Members of the Barry County Office of Emergency Management have begun addressing recovery and clean-up at the Emergency Operations Center in Monett, according to Dave Compton, emergency management director.
"The focus of the attention will now shift to recovery efforts," said Compton. "Staffing at the Office of Emergency Management will be from 8 a.m. to 8 p.m. throughout the recovery phase."
The emergency management staff is now working on recovery effort plans and recruiting volunteer staff members to help with clean-up efforts. The office will release plans and other information on recovery efforts as it becomes available, said Compton.
Barry County residents are asked to fill out Needs Assessment forms, which will be entered into a database for the coordination of recovery services. Need requests will be matched to volunteer services, relief workers and volunteer organizations.
Forms are available at the Monett Wal-Mart Supercenter, the Cassville Wal-Mart Supercenter, the Butterfield City Hall, the Barry County Sheriff's Department, Crosslines in Monett and the OACACBarry county Neighborhood Center.
Completed forms should be returned to the Butterfield City Hall, the Barry County Sheriff's Department, Crosslines, the Neighborhood Center or the Office of Emergency Management, which is located at 100 Maple St. in Monett.
For more information on volunteer registration, donation offers or general services, call the Missouri Winter Storm Disaster Hotline at 888-377-2100 or the Office of Emergency Management at 417-235-0200.
This week, other organizations, individuals and governmental entities have released recovery effort information, which is listed below.
Disaster Declaration Statement
Rep. David Sater released important information regarding how the disaster declaration statement will affect local individuals, organizations and groups.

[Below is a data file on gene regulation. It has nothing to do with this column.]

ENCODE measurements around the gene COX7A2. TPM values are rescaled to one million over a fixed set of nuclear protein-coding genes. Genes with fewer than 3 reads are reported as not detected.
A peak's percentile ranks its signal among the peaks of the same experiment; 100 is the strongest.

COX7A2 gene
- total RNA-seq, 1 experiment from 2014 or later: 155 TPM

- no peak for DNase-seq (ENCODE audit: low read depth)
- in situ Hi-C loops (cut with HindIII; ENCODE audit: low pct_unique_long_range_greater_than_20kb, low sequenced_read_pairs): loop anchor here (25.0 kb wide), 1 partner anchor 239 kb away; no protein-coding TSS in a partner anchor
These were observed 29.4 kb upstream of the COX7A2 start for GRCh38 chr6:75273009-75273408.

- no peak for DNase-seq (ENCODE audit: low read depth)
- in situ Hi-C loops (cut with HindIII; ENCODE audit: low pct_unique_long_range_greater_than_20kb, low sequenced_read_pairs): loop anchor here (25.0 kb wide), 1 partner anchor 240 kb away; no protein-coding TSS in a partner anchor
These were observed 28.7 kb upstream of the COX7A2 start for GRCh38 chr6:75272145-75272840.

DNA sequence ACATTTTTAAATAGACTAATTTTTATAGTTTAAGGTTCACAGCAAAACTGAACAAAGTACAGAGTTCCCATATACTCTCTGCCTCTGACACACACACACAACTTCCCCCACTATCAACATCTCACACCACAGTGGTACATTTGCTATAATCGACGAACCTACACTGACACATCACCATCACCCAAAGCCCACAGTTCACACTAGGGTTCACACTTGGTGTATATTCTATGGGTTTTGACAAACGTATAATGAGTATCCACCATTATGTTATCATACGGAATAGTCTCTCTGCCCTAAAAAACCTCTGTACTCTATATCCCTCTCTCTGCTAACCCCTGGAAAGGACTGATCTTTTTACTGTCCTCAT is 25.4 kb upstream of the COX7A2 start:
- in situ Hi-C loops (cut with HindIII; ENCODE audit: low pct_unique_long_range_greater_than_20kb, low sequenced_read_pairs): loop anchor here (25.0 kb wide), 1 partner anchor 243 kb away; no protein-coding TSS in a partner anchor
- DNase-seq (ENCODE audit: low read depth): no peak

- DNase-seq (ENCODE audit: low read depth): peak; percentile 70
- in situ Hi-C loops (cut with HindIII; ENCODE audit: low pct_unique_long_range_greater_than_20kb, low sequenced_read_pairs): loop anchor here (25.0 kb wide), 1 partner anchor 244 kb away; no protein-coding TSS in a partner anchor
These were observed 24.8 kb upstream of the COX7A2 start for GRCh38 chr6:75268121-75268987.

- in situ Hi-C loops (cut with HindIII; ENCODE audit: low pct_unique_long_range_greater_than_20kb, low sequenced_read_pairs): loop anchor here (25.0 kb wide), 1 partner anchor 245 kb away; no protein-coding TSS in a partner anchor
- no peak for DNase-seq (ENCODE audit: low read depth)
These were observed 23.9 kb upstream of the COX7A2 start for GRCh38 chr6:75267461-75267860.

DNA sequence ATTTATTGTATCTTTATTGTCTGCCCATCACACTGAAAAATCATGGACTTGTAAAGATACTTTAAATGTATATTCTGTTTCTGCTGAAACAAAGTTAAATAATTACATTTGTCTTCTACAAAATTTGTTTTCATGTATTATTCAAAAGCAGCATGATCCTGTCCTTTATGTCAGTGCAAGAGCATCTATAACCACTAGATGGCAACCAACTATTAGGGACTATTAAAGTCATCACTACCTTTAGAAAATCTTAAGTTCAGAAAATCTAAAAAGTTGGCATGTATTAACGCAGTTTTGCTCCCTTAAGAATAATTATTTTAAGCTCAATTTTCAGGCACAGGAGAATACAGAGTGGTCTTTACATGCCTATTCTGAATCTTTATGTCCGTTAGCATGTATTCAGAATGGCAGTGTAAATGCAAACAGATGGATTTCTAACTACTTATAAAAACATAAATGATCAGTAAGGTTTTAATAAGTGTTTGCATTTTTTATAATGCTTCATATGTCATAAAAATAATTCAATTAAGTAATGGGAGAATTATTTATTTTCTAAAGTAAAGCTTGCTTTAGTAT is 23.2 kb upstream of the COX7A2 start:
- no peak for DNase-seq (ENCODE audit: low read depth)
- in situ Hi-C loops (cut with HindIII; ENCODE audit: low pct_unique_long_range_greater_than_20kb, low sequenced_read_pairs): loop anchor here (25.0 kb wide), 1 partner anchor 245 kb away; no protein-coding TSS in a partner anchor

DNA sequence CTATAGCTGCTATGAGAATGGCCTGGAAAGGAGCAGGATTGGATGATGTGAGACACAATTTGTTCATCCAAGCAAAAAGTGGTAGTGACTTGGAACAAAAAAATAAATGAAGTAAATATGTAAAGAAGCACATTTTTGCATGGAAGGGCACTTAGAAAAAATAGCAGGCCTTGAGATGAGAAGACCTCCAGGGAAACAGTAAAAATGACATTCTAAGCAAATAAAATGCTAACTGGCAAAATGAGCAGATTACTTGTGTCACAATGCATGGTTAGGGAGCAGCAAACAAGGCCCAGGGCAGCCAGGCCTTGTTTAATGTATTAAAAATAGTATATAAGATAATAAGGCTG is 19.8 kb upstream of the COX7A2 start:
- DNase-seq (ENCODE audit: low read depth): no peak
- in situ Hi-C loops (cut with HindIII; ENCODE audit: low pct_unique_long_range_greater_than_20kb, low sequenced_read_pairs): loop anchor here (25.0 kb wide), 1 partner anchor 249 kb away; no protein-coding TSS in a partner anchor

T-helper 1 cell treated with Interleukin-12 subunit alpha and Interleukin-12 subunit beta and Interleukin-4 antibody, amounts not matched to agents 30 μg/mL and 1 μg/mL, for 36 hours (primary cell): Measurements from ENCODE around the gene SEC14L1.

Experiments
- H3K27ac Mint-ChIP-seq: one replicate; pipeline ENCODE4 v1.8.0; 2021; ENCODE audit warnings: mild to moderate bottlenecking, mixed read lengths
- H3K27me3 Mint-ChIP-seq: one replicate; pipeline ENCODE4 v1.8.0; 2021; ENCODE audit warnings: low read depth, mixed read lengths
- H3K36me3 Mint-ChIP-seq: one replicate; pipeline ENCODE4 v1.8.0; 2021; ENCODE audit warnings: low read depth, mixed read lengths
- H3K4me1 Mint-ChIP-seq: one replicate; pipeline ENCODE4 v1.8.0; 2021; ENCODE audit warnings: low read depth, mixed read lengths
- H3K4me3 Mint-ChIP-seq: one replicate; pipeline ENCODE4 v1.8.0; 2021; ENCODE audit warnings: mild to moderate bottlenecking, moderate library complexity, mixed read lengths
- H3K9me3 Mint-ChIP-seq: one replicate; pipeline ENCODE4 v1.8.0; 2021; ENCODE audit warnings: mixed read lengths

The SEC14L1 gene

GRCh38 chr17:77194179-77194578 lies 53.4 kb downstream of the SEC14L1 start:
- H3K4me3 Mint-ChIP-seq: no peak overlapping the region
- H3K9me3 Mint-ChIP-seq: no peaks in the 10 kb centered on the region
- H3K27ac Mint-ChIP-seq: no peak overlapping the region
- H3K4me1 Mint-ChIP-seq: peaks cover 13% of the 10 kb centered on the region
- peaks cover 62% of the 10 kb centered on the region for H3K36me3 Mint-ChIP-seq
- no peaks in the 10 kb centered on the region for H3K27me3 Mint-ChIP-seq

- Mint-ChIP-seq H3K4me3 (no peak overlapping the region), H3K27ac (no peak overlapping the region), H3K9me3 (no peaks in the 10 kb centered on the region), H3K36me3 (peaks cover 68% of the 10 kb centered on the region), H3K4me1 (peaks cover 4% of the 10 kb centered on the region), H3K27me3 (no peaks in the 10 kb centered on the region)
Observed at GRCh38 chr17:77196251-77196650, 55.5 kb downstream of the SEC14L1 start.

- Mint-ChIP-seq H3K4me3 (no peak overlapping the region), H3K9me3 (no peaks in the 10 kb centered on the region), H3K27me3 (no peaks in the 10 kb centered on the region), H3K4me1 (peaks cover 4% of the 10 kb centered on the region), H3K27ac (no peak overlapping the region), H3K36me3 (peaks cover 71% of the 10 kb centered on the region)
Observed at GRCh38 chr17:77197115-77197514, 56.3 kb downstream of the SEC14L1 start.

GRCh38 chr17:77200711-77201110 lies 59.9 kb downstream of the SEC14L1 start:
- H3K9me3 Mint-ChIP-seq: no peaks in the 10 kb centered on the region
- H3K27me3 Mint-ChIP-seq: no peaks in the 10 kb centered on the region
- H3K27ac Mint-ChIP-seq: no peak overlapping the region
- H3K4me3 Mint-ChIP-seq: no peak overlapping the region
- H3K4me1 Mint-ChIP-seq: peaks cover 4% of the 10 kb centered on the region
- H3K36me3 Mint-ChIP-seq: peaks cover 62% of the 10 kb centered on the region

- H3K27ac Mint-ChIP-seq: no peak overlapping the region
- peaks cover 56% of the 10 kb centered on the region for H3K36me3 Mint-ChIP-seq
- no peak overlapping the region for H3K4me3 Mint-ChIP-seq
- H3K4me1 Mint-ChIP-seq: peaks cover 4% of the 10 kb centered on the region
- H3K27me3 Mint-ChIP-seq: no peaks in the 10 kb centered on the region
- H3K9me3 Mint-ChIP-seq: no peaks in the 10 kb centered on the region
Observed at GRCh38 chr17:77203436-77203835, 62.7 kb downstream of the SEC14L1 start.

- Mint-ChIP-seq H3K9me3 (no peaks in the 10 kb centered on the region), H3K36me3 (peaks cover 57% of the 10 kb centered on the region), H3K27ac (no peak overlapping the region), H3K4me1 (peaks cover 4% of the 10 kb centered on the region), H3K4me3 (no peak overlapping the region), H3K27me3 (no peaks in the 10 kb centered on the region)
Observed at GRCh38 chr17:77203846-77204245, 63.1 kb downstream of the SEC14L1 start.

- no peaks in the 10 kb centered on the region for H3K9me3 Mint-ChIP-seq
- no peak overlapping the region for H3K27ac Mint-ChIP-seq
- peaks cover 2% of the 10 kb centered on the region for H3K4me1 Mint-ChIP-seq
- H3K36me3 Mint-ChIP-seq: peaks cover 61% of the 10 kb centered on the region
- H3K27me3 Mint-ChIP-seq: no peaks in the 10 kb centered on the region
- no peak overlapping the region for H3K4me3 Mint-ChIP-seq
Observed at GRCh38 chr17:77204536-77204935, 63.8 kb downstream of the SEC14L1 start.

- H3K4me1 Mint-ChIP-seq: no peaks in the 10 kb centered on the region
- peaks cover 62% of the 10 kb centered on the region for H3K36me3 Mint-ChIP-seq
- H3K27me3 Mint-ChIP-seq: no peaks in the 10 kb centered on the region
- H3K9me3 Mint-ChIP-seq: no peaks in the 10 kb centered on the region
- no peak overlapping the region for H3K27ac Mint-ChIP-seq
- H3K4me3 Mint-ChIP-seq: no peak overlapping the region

"There seems to be some confusion about what kind of disaster aid is forthcoming and who is eligible," said Sater.
This month, Missouri received an expedited disaster declaration for public assistance that will help 34 counties across the state, including Barry.
Although the declaration will provide direct federal assistance under the Public Assistance Program that will help with debris removal and emergency protective measures, individual assistance has not been authorized.
Local citizens will not be reimbursed for spoiled food, generator purchases or costs associated with debris removal from private properties.
The declaration will provide assistance for public entities to fund repairs, restoration, reconstruction or replacement costs to public facilities or public infrastructure that were damaged or destroyed by the winter storm.
Governments, political subdivisions and private nonprofit organizations that provide education, utility, irrigation, emergency, medical, rehabilitation, custodial care and other critical services will also be eligible for assistance.
The State Emergency Management Agency (SEMA) hopes to begin applicant briefings to inform eligible public entities about available assistance by the end of January.
Carbon monoxide poisoning
With continued power outages across Missouri, the Missouri Department of Health and Senior Services (DHSS) and the Missouri Department of Public Safety (DPS) have issued a special carbon monoxide poisoning reminder for local residents.
All gasoline and diesel generators create carbon mono-xide, which is a colorless, odorless, tasteless gas that inhibits the ability to absorb oxygen.
The symptoms of carbon monoxide poisoning include a headache, lightheadedness, dizziness and unexplained sleepiness. Other symptoms are an inability to concentrate, memory loss, hallucinations and loss of coordination.
Carbon monoxide poisoning can also cause chest pain, irregular heartbeat and heart attacks. At higher concentrations of poisoning, these symptoms may not occur or may occur too rapidly for the individual to react. Individuals who expe-rience any of the above symptoms should leave the area or home immediately and seek medical attention.
Residents should remember to install and operate natural gas, kerosene space heaters and other gas heating appliances in accordance with the manufacturer's instructions. Never use gasoline or diesel-powered generators inside homes or garages.